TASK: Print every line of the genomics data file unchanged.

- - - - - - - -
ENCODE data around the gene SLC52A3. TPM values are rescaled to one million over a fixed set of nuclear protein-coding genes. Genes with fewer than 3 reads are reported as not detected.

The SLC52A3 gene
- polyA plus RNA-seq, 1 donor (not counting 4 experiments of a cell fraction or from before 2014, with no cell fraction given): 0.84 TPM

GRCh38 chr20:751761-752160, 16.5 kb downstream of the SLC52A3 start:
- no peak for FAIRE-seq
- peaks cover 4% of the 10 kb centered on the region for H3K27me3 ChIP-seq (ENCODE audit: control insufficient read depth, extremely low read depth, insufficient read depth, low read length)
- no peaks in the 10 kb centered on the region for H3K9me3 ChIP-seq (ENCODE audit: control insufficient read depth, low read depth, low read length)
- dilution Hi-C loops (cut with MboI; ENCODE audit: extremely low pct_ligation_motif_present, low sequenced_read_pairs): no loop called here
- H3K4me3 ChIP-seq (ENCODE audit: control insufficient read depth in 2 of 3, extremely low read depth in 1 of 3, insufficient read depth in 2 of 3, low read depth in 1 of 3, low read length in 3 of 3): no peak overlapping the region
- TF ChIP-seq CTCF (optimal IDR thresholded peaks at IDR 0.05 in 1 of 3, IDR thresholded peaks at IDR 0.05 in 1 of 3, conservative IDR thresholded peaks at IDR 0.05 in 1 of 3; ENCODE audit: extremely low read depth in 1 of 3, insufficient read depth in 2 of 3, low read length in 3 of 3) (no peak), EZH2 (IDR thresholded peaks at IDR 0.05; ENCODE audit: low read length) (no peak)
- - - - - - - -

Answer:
ENCODE data around the gene SLC52A3. TPM values are rescaled to one million over a fixed set of nuclear protein-coding genes. Genes with fewer than 3 reads are reported as not detected.

The SLC52A3 gene
- polyA plus RNA-seq, 1 donor (not counting 4 experiments of a cell fraction or from before 2014, with no cell fraction given): 0.84 TPM

GRCh38 chr20:751761-752160, 16.5 kb downstream of the SLC52A3 start:
- no peak for FAIRE-seq
- peaks cover 4% of the 10 kb centered on the region for H3K27me3 ChIP-seq (ENCODE audit: control insufficient read depth, extremely low read depth, insufficient read depth, low read length)
- no peaks in the 10 kb centered on the region for H3K9me3 ChIP-seq (ENCODE audit: control insufficient read depth, low read depth, low read length)
- dilution Hi-C loops (cut with MboI; ENCODE audit: extremely low pct_ligation_motif_present, low sequenced_read_pairs): no loop called here
- H3K4me3 ChIP-seq (ENCODE audit: control insufficient read depth in 2 of 3, extremely low read depth in 1 of 3, insufficient read depth in 2 of 3, low read depth in 1 of 3, low read length in 3 of 3): no peak overlapping the region
- TF ChIP-seq CTCF (optimal IDR thresholded peaks at IDR 0.05 in 1 of 3, IDR thresholded peaks at IDR 0.05 in 1 of 3, conservative IDR thresholded peaks at IDR 0.05 in 1 of 3; ENCODE audit: extremely low read depth in 1 of 3, insufficient read depth in 2 of 3, low read length in 3 of 3) (no peak), EZH2 (IDR thresholded peaks at IDR 0.05; ENCODE audit: low read length) (no peak)